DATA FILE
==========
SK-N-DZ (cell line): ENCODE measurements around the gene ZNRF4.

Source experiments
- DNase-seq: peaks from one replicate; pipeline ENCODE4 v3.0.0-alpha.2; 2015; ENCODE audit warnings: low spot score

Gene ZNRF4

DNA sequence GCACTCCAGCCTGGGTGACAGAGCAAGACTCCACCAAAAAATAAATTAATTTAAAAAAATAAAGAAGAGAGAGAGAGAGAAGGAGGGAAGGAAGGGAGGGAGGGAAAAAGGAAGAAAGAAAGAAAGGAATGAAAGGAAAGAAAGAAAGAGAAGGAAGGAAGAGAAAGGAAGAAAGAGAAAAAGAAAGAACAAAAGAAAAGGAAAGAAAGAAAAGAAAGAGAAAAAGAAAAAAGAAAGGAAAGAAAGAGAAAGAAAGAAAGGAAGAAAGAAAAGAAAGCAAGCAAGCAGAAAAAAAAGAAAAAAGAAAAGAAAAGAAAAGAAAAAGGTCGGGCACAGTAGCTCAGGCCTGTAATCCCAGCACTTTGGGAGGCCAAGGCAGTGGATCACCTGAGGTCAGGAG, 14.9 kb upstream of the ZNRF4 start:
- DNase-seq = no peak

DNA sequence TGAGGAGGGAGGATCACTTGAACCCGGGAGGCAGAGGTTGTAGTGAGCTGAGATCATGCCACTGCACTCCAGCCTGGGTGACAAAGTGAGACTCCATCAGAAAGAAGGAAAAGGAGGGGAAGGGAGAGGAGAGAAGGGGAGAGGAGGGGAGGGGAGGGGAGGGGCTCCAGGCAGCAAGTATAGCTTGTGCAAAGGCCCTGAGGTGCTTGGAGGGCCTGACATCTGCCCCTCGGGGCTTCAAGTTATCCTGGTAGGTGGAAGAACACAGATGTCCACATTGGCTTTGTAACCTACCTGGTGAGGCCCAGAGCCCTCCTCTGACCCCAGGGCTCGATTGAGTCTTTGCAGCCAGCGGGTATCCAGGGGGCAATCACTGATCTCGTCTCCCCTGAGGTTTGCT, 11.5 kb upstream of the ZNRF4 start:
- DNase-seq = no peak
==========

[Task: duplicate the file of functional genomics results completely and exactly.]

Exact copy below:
SK-N-DZ (cell line): ENCODE measurements around the gene ZNRF4.

Source experiments
- DNase-seq: peaks from one replicate; pipeline ENCODE4 v3.0.0-alpha.2; 2015; ENCODE audit warnings: low spot score

Gene ZNRF4

DNA sequence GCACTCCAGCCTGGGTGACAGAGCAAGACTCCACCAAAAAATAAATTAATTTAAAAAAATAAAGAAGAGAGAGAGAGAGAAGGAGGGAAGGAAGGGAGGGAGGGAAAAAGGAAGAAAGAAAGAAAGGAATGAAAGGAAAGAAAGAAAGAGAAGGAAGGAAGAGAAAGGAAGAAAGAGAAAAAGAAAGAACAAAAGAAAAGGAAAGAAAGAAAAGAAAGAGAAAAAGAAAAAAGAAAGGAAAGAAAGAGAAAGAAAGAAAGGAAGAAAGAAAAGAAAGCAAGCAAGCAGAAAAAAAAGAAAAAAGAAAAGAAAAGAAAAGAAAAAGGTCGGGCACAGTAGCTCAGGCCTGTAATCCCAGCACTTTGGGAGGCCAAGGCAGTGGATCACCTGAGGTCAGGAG, 14.9 kb upstream of the ZNRF4 start:
- DNase-seq = no peak

DNA sequence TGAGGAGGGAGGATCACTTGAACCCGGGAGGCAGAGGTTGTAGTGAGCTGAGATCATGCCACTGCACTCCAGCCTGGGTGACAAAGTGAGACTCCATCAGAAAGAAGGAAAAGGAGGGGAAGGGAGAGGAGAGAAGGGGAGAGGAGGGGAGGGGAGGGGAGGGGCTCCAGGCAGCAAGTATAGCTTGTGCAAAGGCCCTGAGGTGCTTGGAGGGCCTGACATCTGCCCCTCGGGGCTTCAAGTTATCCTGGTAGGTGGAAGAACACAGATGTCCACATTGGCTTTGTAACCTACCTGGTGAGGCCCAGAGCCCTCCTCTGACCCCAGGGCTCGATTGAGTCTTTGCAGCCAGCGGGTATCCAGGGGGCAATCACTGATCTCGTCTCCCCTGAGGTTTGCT, 11.5 kb upstream of the ZNRF4 start:
- DNase-seq = no peak